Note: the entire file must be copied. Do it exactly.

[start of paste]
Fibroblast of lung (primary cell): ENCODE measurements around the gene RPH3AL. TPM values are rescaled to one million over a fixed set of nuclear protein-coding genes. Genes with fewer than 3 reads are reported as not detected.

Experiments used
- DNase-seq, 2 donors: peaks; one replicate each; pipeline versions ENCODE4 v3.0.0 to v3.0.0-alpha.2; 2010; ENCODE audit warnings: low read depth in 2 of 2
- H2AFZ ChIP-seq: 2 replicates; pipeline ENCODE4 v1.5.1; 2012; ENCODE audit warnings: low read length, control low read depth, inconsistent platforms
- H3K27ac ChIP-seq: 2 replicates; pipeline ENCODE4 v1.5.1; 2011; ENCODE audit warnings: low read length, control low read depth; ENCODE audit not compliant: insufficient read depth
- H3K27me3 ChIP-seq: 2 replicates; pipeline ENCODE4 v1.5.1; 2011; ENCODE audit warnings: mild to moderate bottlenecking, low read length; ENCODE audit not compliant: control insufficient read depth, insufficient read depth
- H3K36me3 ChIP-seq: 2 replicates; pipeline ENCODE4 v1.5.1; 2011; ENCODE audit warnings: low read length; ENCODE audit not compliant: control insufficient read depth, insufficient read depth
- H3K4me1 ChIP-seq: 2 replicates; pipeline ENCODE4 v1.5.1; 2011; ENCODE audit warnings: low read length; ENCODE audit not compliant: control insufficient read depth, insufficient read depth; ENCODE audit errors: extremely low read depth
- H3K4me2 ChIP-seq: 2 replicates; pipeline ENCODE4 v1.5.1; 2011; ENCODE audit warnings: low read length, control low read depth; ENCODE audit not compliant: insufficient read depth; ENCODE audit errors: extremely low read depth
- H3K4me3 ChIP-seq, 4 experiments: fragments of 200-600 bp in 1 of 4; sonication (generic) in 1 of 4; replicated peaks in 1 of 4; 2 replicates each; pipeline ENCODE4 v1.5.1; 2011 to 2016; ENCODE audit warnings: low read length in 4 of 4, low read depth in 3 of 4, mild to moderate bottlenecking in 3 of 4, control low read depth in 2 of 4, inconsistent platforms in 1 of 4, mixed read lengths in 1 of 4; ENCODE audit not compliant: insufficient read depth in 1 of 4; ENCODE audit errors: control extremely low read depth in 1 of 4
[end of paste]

Fibroblast of lung (primary cell): ENCODE measurements around the gene RPH3AL. TPM values are rescaled to one million over a fixed set of nuclear protein-coding genes. Genes with fewer than 3 reads are reported as not detected.

Experiments used
- DNase-seq, 2 donors: peaks; one replicate each; pipeline versions ENCODE4 v3.0.0 to v3.0.0-alpha.2; 2010; ENCODE audit warnings: low read depth in 2 of 2
- H2AFZ ChIP-seq: 2 replicates; pipeline ENCODE4 v1.5.1; 2012; ENCODE audit warnings: low read length, control low read depth, inconsistent platforms
- H3K27ac ChIP-seq: 2 replicates; pipeline ENCODE4 v1.5.1; 2011; ENCODE audit warnings: low read length, control low read depth; ENCODE audit not compliant: insufficient read depth
- H3K27me3 ChIP-seq: 2 replicates; pipeline ENCODE4 v1.5.1; 2011; ENCODE audit warnings: mild to moderate bottlenecking, low read length; ENCODE audit not compliant: control insufficient read depth, insufficient read depth
- H3K36me3 ChIP-seq: 2 replicates; pipeline ENCODE4 v1.5.1; 2011; ENCODE audit warnings: low read length; ENCODE audit not compliant: control insufficient read depth, insufficient read depth
- H3K4me1 ChIP-seq: 2 replicates; pipeline ENCODE4 v1.5.1; 2011; ENCODE audit warnings: low read length; ENCODE audit not compliant: control insufficient read depth, insufficient read depth; ENCODE audit errors: extremely low read depth
- H3K4me2 ChIP-seq: 2 replicates; pipeline ENCODE4 v1.5.1; 2011; ENCODE audit warnings: low read length, control low read depth; ENCODE audit not compliant: insufficient read depth; ENCODE audit errors: extremely low read depth
- H3K4me3 ChIP-seq, 4 experiments: fragments of 200-600 bp in 1 of 4; sonication (generic) in 1 of 4; replicated peaks in 1 of 4; 2 replicates each; pipeline ENCODE4 v1.5.1; 2011 to 2016; ENCODE audit warnings: low read length in 4 of 4, low read depth in 3 of 4, mild to moderate bottlenecking in 3 of 4, control low read depth in 2 of 4, inconsistent platforms in 1 of 4, mixed read lengths in 1 of 4; ENCODE audit not compliant: insufficient read depth in 1 of 4; ENCODE audit errors: control extremely low read depth in 1 of 4